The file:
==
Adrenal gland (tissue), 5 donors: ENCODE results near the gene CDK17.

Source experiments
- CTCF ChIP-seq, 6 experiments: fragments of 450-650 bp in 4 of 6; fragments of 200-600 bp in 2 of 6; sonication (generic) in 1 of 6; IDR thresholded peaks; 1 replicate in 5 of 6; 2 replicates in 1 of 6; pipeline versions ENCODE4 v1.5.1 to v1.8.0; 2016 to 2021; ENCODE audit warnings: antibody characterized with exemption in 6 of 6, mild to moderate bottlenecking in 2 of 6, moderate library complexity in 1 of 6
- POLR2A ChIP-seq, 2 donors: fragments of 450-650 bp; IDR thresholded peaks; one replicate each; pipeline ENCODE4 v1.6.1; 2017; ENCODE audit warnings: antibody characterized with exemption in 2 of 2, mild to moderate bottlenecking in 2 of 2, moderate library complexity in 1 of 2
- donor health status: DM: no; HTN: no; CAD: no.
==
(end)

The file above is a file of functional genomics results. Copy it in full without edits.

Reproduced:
Adrenal gland (tissue), 5 donors: ENCODE results near the gene CDK17.

Source experiments
- CTCF ChIP-seq, 6 experiments: fragments of 450-650 bp in 4 of 6; fragments of 200-600 bp in 2 of 6; sonication (generic) in 1 of 6; IDR thresholded peaks; 1 replicate in 5 of 6; 2 replicates in 1 of 6; pipeline versions ENCODE4 v1.5.1 to v1.8.0; 2016 to 2021; ENCODE audit warnings: antibody characterized with exemption in 6 of 6, mild to moderate bottlenecking in 2 of 6, moderate library complexity in 1 of 6
- POLR2A ChIP-seq, 2 donors: fragments of 450-650 bp; IDR thresholded peaks; one replicate each; pipeline ENCODE4 v1.6.1; 2017; ENCODE audit warnings: antibody characterized with exemption in 2 of 2, mild to moderate bottlenecking in 2 of 2, moderate library complexity in 1 of 2
- donor health status: DM: no; HTN: no; CAD: no.